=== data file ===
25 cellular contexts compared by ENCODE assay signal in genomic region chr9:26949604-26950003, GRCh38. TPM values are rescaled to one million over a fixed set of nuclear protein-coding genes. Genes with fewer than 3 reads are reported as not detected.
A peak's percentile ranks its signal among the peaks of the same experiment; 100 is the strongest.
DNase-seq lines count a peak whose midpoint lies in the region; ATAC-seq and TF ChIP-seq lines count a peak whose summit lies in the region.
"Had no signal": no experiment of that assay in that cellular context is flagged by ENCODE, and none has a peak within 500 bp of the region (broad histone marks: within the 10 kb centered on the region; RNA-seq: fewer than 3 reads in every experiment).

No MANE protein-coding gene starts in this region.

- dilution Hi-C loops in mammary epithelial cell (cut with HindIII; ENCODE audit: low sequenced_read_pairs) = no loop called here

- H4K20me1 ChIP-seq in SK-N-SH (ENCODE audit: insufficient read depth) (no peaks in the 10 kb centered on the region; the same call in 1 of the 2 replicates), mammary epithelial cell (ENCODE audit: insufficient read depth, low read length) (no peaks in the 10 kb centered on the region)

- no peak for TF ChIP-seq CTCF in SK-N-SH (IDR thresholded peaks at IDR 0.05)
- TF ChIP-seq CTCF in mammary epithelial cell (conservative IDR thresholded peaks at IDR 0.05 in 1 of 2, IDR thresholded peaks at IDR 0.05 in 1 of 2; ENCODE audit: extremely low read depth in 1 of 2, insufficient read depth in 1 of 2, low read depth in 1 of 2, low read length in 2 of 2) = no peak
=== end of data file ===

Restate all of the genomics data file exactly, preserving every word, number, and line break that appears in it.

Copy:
25 cellular contexts compared by ENCODE assay signal in genomic region chr9:26949604-26950003, GRCh38. TPM values are rescaled to one million over a fixed set of nuclear protein-coding genes. Genes with fewer than 3 reads are reported as not detected.
A peak's percentile ranks its signal among the peaks of the same experiment; 100 is the strongest.
DNase-seq lines count a peak whose midpoint lies in the region; ATAC-seq and TF ChIP-seq lines count a peak whose summit lies in the region.
"Had no signal": no experiment of that assay in that cellular context is flagged by ENCODE, and none has a peak within 500 bp of the region (broad histone marks: within the 10 kb centered on the region; RNA-seq: fewer than 3 reads in every experiment).

No MANE protein-coding gene starts in this region.

- dilution Hi-C loops in mammary epithelial cell (cut with HindIII; ENCODE audit: low sequenced_read_pairs) = no loop called here

- H4K20me1 ChIP-seq in SK-N-SH (ENCODE audit: insufficient read depth) (no peaks in the 10 kb centered on the region; the same call in 1 of the 2 replicates), mammary epithelial cell (ENCODE audit: insufficient read depth, low read length) (no peaks in the 10 kb centered on the region)

- no peak for TF ChIP-seq CTCF in SK-N-SH (IDR thresholded peaks at IDR 0.05)
- TF ChIP-seq CTCF in mammary epithelial cell (conservative IDR thresholded peaks at IDR 0.05 in 1 of 2, IDR thresholded peaks at IDR 0.05 in 1 of 2; ENCODE audit: extremely low read depth in 1 of 2, insufficient read depth in 1 of 2, low read depth in 1 of 2, low read length in 2 of 2) = no peak